Remember, you are always on the journey of the holidays, the season of love, the path of life. It is always now ~Live in the season~

I am grateful for my followers on twitter, my friends on facebook, and all my family & friends.

Love & peace, nannette

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Ditto ~ Save on Electricty this Holiday Season

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dec 10 09 001

Took this in Kansas City last week! Nearly had a car accident stopping to take this one ~

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Ode to the Family Ugly

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Family traditions counter alienation and confusion. They help us define who we are; they provide something steady, reliable and safe in a confusing world~Susan Lieberman

2009 ~ With so many of us financially strapped and the holidays upon us, maybe it’s time to start a new family tradition.  This won’t cost you a thing, but will provide lots of smiles, laughter and memories.

About twenty years ago one of my brothers, Ben, was about to have a garage sale, when my parents asked if they could give him a few things to include in his sale. “You can keep any money you make. You’re doing us a favor by getting this old stuff out of here,” my father said.

traditionNaturally, my brother took the items over to his house and began to go through and price them. One of the items was a large brown, ugly vase that Ben made in grade school for my mother. My brother called me laughing that our mother had passed off this elementary art project for sale in the own artist’s garage sale! We laughed and laughed until I said, “Wait. Don’t you dare sell the vase!” Ben said, “It’s ugly. Nobody is going to buy it anyway.” I agreed on its unattractive look and said, “Wrap it up and give it to Mom for Christmas. We’ll write a poem, place it inside with instructions for the family “ugly.” Again, we laughed.

Several months later on Christmas morning, all seven of my mother’s children, with our husbands, wives, our smaller children and my father looked on as my mother began to unwrap her present from Ben. My siblings and I knew what was coming. It took my mother forever to peel off the wrapping as we all tried to hold back our excitement and laughter.

As my mother pulled back the tissue paper and saw the vase, she and my father burst out laughing. “I got rid of this,” she managed to squeak out between gasping for her breath.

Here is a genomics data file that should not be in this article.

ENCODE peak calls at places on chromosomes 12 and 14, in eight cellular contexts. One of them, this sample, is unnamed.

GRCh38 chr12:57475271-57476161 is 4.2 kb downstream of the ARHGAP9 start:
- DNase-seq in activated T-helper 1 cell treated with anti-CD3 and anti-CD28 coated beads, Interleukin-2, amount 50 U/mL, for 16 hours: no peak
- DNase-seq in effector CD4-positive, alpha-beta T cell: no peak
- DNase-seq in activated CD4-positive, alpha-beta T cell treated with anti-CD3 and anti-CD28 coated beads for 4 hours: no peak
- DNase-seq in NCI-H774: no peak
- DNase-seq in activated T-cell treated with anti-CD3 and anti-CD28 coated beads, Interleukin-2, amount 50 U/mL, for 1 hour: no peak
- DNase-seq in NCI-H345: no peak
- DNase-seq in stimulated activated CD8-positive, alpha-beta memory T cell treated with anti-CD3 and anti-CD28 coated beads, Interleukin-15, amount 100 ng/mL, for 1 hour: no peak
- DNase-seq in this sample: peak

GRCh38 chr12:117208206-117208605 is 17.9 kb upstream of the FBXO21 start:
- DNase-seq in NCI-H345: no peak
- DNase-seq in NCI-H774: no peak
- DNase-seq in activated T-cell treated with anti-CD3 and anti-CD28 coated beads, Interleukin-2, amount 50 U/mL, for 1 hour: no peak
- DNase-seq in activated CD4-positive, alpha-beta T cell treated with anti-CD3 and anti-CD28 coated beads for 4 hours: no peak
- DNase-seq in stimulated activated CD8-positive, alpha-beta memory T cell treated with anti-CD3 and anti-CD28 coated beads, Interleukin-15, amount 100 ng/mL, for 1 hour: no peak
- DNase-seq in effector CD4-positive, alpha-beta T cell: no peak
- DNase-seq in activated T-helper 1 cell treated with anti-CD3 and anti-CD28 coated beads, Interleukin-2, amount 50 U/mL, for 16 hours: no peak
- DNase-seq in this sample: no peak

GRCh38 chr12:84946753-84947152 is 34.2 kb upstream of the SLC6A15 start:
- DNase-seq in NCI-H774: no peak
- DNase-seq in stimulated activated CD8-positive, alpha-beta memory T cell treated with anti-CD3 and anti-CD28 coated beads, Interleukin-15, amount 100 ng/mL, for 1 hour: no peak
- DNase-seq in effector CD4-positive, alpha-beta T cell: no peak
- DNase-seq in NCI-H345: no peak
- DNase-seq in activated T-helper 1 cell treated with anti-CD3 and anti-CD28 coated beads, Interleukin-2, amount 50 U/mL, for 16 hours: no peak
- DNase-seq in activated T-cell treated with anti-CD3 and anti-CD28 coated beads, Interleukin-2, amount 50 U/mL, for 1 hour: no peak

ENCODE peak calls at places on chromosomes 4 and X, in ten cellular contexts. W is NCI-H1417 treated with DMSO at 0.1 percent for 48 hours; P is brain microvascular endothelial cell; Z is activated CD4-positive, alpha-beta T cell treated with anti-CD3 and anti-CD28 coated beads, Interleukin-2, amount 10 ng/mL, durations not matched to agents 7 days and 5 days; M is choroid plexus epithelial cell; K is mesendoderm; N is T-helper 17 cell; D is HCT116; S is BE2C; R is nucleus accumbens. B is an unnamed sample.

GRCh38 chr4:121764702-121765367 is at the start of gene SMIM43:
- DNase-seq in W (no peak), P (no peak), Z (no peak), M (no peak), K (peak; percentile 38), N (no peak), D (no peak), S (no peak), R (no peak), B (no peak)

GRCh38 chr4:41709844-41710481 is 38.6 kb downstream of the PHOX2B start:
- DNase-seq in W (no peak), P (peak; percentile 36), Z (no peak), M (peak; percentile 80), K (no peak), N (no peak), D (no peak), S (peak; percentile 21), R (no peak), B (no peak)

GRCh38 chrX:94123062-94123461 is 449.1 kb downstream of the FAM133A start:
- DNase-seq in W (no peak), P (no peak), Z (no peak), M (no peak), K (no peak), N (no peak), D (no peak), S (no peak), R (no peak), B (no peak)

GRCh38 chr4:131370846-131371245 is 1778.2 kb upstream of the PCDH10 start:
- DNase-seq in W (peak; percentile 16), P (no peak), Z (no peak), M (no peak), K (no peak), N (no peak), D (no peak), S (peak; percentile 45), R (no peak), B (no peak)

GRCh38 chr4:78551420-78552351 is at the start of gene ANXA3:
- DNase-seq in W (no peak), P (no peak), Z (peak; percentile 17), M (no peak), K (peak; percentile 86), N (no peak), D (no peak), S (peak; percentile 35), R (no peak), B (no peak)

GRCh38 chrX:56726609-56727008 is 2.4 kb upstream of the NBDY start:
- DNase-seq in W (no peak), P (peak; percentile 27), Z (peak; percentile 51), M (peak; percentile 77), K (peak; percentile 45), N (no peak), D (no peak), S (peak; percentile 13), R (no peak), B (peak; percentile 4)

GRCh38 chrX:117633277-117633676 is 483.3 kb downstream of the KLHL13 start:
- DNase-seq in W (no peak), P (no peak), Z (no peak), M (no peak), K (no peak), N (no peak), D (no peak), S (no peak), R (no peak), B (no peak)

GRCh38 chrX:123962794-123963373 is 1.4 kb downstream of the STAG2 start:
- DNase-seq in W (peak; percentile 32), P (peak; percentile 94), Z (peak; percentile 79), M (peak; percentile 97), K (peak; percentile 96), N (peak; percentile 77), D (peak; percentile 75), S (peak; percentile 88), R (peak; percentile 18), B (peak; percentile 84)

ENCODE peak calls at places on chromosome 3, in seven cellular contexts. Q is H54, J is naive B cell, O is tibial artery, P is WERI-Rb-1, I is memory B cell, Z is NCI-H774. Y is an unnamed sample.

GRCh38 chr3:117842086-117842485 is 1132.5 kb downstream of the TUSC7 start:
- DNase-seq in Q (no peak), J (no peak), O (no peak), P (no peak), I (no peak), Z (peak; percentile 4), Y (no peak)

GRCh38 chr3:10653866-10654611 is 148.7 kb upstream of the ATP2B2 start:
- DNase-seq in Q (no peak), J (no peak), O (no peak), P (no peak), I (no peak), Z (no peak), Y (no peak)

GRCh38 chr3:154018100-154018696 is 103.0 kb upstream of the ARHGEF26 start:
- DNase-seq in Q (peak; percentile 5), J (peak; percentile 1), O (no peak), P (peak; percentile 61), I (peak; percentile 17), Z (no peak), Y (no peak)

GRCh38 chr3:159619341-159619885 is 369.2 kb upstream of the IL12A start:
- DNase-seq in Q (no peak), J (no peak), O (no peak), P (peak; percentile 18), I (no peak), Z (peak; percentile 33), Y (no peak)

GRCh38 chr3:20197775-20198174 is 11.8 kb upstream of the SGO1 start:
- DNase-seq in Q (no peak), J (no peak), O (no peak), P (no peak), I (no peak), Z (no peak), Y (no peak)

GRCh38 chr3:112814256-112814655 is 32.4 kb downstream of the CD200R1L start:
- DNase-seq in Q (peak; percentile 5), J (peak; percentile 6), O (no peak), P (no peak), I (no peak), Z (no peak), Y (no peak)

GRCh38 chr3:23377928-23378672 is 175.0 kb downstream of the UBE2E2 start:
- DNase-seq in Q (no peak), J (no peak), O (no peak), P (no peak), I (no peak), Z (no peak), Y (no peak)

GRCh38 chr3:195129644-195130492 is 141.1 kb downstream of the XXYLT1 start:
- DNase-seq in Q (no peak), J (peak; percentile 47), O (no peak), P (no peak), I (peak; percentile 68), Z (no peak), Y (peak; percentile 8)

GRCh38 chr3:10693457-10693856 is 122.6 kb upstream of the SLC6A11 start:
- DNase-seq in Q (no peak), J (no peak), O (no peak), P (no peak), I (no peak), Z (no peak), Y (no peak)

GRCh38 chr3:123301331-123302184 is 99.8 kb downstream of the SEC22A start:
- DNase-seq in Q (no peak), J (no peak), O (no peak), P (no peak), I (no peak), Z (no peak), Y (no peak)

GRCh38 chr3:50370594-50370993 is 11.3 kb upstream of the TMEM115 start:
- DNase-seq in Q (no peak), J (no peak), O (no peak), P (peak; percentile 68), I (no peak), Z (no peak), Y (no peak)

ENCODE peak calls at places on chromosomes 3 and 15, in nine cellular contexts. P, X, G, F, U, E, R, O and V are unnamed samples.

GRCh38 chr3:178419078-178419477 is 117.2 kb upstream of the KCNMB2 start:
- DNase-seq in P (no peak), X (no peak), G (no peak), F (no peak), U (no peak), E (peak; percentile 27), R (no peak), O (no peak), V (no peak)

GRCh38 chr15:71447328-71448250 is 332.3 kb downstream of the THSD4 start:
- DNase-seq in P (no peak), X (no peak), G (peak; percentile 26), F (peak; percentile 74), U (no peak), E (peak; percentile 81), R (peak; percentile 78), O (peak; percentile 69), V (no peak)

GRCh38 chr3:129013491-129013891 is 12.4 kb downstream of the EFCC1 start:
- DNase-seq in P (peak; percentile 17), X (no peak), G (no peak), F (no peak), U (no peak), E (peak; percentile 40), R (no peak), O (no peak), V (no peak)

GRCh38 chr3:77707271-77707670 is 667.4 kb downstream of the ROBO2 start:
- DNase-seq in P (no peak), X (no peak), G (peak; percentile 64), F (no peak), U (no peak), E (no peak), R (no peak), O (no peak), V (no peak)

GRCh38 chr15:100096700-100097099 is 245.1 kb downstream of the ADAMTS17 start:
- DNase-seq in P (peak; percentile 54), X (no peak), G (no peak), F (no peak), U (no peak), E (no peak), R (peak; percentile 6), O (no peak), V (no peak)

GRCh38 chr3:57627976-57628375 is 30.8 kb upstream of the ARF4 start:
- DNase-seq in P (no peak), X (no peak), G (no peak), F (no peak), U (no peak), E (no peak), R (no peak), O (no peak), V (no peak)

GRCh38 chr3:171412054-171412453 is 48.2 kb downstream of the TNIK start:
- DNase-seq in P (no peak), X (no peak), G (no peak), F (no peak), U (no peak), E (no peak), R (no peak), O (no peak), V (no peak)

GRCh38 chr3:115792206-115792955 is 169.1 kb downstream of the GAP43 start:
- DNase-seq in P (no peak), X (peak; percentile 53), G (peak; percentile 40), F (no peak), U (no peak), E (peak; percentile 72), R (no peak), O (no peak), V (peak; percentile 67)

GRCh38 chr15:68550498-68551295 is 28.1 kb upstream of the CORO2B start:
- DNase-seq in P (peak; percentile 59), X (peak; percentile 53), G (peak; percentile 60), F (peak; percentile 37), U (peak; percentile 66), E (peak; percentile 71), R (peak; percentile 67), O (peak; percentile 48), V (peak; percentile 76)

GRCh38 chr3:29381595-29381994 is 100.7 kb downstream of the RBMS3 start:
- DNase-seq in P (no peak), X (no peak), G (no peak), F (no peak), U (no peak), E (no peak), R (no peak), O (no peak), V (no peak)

“There’s something inside. Read it,” I said.

After my mother reached inside and pulled out the piece of paper, she read:

Ode to the Family Ugly

To you we pass on this cherished ugly.
It’s been part of the family for years.
Do not take this passage lightly or smugly.
Or you may be foiled in future careers.

Let me tell you the story of this pottery’s latest travail.
This past summer Dad handed Ben old things in a box,
Ben’s school days brown vase inside must be allowed to prevail,
And honestly upon hearing this news the family felt shocks.

No. No. Not this. Anything but this.
This piece has history, memories and use.
To get rid of this treasure would be absolutely remiss.
Mom, how could you perpetrate such nostalgic abuse?

Take this torch and guard it with respect.
For this is your present for Christmas celebration.
We know you’ve wanted it and wont object.
Shame on you, Mom for attempted abrogation!

However, with this gift do not plunder.
Do not now become overly attached.
After all this ugly may appear as a blunder.
And it must, in the future, be re-dispatched.

We laughed and laughed until we cried. Over the last twenty years this ugly vase has been gifted and regifted to various family members for weddings, graduations, birthdays, house closings, Christmas, Easter, Valentine’s Day and even one Groundhog’s Day.

The “ugly” has seen some wear and tear ~ one year it was dropped and broke into seven or eight pieces. It was promptly super-glued back to its near original shape.

It has become one of the most delightful family traditions we have. And whenever this “ugly” is gifted, a note which includes the date, the occasion and both the giver’s and recipient’s name, is folded and put inside with all the other notes. To further the tradition, all the notes are reread as the next recipient unveils his/her turn with the “ugly.”

(If I were in possession of the “ugly” currently, I’d post its picture~but right now it’s in the hands of one of my siblings…but not for long.)